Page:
Question: What other hard truths of exceptional marketing would you add to this list?
I celebrated the addition of Facebook hashtags, and even picked a fight or two with naysayers in some of the reactionary threads you see whenever Facebook does anything new. But Facebook hashtags just aren’t working.
To illustrate, let’s compare hashtags on Twitter and Facebook. Say a big story breaks having to do with Syria. Hop over to Twitter.com, and there’s a good chance it will be already featured in the Trends box. Or, just enter #syria into the search box , and you’ll get something like this:
Want all tweets in a purely chronological order? Just click All, and you get something like this:
Here’s what happens on Facebook when you search for (or click on) a hashtag.
Famous names, popular posts, some posts from regular people with seemingly no logic as to why their content is featured. Not in chronological order. No ability to change anything to do with what or how content is displayed.
Hashtags are one of the ways that Facebook is trying to strike more of a balance between the social graph and the interest graph. That makes sense, because we’re not only interested in what people we know are doing, what they think, etc. We want to follow things and people that interest us personally—regardless of whether our friends care about the same things and people. This is one reason that Twitter has been successful. It capitalized on the interest graph early on, and incorporated ways to connect people to what interests them, not just who they already know. Hashtags were one of the masterstrokes that made Twitter “the interest network.” When news breaks about Syria, like in the example above, do you really want to rely on people you knew in high school (Facebook) to relay it to you? Facebook saw an opportunity to move into this territory, and started rolling out features like the ability to follow celebrities without actually knowing them (although you’re only getting their public posts). Hashtags were another move in this direction.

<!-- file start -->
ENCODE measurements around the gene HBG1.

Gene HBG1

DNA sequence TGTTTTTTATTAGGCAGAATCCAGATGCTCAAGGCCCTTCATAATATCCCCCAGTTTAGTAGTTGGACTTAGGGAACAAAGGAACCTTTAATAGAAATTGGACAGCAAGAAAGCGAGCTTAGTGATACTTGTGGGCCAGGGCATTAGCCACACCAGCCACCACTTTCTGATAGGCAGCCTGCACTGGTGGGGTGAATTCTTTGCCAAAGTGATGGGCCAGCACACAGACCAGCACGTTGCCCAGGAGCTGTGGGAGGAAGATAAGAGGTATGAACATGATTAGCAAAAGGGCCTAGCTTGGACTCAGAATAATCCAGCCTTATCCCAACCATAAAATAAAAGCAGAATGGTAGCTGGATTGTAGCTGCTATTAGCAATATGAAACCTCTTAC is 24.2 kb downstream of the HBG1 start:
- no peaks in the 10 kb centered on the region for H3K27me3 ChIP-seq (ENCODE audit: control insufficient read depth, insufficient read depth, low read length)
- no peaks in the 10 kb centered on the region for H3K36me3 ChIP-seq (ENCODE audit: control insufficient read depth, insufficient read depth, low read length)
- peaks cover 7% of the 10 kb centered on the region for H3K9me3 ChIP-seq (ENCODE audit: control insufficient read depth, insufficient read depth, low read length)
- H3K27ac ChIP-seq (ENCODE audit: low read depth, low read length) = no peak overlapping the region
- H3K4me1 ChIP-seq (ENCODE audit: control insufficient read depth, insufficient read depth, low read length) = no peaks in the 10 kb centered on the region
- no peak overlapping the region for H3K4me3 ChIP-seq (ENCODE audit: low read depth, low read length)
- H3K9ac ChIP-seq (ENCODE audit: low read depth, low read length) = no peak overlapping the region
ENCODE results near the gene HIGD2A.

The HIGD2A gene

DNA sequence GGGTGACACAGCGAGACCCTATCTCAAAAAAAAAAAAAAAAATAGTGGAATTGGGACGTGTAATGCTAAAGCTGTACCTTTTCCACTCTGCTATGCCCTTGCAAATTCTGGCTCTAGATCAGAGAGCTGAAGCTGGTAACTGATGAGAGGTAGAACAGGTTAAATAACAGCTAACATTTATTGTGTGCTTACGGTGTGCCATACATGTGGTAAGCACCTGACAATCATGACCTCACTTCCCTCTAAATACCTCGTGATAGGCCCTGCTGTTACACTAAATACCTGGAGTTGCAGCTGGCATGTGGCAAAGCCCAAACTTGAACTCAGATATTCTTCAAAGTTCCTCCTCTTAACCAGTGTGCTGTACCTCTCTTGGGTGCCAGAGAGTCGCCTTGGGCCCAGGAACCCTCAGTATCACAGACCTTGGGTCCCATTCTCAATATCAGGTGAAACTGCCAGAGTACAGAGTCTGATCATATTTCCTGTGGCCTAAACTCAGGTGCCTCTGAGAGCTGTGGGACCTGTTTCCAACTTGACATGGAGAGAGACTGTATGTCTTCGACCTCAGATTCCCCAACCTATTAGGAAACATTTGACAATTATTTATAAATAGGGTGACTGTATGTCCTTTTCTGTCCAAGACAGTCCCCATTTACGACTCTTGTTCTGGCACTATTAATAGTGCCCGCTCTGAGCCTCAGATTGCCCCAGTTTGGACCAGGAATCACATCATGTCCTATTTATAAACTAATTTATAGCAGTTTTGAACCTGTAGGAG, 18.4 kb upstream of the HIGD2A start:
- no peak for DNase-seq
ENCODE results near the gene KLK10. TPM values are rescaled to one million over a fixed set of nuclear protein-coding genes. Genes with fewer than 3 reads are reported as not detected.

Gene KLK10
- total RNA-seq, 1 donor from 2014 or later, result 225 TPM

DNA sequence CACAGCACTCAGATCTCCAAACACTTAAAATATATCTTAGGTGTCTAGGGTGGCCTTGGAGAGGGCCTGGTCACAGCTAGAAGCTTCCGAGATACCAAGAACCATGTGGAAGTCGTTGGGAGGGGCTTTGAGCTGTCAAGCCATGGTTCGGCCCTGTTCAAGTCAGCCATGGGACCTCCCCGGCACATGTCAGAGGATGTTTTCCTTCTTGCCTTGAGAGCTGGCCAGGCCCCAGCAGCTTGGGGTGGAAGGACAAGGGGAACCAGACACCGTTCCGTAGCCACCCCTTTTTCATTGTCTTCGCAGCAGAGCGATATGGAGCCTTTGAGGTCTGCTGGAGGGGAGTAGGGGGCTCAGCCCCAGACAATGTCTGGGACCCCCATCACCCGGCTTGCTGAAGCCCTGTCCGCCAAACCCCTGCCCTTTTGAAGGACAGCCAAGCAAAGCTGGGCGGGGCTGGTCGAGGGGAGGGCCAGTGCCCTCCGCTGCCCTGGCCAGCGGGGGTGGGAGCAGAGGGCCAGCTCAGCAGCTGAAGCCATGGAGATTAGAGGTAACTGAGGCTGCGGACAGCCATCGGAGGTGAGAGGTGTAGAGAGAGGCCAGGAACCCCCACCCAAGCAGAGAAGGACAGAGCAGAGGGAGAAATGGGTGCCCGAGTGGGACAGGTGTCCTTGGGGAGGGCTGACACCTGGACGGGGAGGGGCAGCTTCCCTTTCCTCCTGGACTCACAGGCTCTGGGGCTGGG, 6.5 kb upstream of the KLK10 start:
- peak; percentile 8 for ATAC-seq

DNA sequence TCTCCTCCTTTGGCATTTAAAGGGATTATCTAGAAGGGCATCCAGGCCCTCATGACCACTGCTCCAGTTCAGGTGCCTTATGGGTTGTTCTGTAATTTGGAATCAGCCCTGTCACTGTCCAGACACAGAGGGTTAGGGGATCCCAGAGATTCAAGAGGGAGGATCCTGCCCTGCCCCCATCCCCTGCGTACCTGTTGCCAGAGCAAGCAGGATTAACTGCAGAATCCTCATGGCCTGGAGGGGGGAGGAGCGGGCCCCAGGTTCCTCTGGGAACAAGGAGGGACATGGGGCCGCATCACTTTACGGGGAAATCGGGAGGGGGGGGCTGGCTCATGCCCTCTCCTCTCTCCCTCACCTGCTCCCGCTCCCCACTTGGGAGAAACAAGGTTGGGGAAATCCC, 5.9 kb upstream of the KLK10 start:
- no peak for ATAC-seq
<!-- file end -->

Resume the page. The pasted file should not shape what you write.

But they stripped hashtags of perhaps the most important factor in their popularity: real-time. Without displaying content in chronological order, without including more “unpopular” content from regular people, Facebook made hashtags into a static popularity contest.